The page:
Examples of Smart vs. Connected Devices
To illustrate the difference between smart and connected devices, think about the example of a light switch—perhaps the most basic electrical device possible. Now imagine what you could do with a light switch if it were connected to the Internet via a sensor: you could see whether it was on or off, and toggle it remotely from anywhere in the world.
While you could certainly call this light switch a connected device, there’s not very much that’s “smart” about it. For example, if you forget to turn off the lights in your apartment when you leave for work, you still have the mental load of realizing your mistake and manually turning them off.
A “smart” light switch would go beyond simple connectivity, with features designed to make the user’s life easier. Motion-activated light switches can be seen as a type of basic smart device: they turn on and off whenever you enter or leave a room.
Advanced smart devices are able to go even further and adapt to the circumstances of individual users. They can even “learn” from experience, understanding your behavior and preferences in order to make your life easier and more efficient.
For example, you might usually not want to turn on the light in the middle of the night because you have a pet dog that might trigger the motion detector. Sometimes, however, you might want to be awake at night, such as if you have an early morning flight. In these cases, if the light detects a large amount of motion it might decide to turn itself on anyway.
This is the major point of distinction between devices that are “smart” and those that are merely “connected.” Smart devices need to be intelligent enough to assume some of your responsibilities as a human being, or reduce your cognitive load in some way.
Modern-Day Applications of Smart Products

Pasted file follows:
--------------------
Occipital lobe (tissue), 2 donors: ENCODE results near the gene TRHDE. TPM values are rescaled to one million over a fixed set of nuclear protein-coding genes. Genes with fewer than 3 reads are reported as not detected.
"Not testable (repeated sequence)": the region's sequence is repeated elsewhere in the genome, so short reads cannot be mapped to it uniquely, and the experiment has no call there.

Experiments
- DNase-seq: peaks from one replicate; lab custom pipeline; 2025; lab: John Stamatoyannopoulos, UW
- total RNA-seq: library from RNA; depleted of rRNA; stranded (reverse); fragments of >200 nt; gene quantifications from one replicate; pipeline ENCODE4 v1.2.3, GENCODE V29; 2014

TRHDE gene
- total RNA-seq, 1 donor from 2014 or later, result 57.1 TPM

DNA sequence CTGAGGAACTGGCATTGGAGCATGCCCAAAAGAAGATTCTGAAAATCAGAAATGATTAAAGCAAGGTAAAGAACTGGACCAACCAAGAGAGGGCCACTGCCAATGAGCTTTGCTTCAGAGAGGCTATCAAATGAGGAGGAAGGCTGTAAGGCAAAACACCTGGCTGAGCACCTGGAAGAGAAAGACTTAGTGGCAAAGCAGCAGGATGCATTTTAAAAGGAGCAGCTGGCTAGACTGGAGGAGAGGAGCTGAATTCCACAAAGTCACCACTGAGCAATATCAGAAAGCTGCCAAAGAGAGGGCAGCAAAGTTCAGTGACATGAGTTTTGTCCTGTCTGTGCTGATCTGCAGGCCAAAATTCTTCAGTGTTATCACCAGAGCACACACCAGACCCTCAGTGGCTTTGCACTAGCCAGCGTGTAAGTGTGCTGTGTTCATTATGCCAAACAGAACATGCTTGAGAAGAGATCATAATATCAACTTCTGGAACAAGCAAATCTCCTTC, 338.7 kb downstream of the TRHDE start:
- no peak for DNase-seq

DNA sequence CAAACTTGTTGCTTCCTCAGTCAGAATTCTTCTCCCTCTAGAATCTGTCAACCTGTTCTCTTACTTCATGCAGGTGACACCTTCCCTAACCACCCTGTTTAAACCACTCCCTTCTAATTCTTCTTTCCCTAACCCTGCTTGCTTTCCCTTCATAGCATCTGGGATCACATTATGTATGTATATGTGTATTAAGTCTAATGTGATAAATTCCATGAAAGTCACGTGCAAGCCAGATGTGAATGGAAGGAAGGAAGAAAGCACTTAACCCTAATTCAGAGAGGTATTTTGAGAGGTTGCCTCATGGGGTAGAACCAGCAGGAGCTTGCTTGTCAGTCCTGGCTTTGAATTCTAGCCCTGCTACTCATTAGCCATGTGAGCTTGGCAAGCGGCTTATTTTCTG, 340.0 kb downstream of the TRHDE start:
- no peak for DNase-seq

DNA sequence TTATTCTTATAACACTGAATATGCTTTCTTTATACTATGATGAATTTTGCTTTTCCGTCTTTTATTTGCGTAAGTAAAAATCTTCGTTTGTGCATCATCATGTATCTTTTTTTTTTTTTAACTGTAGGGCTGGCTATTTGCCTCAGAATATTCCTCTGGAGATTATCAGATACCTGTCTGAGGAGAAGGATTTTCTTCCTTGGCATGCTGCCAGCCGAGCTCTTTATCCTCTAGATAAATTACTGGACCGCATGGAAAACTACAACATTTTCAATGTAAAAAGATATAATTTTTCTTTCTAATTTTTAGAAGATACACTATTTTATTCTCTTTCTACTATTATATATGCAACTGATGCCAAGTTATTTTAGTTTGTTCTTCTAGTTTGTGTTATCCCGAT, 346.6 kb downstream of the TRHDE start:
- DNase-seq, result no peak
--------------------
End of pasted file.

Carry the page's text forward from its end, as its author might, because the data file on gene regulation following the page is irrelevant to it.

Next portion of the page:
There are countless possibilities for how smart products might have real-world utility, well beyond our simple light switch example.
- Manufacturing: When manufacturing equipment unexpectedly breaks down, it can be tremendously costly in terms of repair and lost productivity. Sensors attached to mechanical parts can detect issues before any human employee, allowing the machine to fail gracefully and the problem to be fixed in advance.
- Vehicles: Modern vehicles often include some kind of intelligent diagnostics system that can automatically detect dangerous operating conditions and prevent catastrophic failures. Of course, self-driving cars are the ultimate “smart” vehicle, but they haven’t yet hit the streets in large numbers.
- Home: While the dream of a “smart home” with devices and appliances all working completely in unison isn’t yet available to consumers, certain products can make your home a little bit smarter individually. “Smart” home products include thermostats that automatically adjust the temperature based on your preferences and refrigerators that send you reminders to go shopping when you’re running low on a particular ingredient.
While the terms “smart” and “connected” are often used synonymously, they're not quite the same thing. Connected devices are connected to the Internet in order to exchange information, while smart devices aim to make users’ lives easier in some way.
Although the market is flooded with so-called “smart” devices, most of them are simply connected devices with clever branding. However, now and in the near future we expect to see more and more truly smart devices, as cutting-edge artificial intelligence and machine learning techniques are making their way into consumer products.
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